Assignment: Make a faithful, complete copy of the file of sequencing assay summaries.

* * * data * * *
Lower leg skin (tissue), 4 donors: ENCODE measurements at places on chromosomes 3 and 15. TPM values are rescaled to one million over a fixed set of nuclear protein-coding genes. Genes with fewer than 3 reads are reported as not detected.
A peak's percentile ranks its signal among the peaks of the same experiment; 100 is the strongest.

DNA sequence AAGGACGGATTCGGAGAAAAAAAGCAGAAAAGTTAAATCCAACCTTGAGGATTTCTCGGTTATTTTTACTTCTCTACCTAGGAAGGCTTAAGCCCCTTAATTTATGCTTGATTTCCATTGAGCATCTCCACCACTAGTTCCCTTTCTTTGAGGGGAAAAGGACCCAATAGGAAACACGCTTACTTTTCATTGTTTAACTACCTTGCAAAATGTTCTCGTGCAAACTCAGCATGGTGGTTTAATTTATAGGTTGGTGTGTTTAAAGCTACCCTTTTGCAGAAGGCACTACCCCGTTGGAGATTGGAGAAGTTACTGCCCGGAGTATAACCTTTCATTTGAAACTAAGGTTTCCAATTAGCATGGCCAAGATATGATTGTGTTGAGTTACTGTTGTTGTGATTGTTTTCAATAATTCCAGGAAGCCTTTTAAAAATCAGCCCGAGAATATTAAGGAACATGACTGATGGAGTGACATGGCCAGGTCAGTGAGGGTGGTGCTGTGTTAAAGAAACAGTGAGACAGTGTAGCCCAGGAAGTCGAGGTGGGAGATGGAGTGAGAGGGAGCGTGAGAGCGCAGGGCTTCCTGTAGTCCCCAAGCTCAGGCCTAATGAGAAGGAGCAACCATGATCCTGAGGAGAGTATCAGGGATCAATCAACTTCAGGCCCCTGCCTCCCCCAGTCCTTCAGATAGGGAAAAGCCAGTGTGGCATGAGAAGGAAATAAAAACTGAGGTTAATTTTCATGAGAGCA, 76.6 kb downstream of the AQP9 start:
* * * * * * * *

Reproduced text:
Lower leg skin (tissue), 4 donors: ENCODE measurements at places on chromosomes 3 and 15. TPM values are rescaled to one million over a fixed set of nuclear protein-coding genes. Genes with fewer than 3 reads are reported as not detected.
A peak's percentile ranks its signal among the peaks of the same experiment; 100 is the strongest.

DNA sequence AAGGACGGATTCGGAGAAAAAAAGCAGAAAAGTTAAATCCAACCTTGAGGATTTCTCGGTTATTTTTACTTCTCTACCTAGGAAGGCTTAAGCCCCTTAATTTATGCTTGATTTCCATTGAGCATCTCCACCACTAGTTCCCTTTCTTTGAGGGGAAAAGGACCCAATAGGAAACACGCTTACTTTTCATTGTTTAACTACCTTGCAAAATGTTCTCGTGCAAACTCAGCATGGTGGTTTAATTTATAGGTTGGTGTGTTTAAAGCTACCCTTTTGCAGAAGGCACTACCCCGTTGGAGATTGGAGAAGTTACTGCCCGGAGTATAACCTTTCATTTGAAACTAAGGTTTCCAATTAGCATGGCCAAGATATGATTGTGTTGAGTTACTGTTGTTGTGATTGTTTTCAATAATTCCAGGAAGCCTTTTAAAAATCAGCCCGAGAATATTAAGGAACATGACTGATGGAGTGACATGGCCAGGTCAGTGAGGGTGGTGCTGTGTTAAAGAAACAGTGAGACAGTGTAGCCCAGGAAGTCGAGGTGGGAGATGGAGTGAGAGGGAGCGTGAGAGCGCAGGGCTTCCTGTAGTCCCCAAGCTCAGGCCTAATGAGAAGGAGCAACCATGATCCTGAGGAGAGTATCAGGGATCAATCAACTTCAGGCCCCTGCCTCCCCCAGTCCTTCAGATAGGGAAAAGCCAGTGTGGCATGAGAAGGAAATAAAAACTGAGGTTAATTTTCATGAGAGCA, 76.6 kb downstream of the AQP9 start: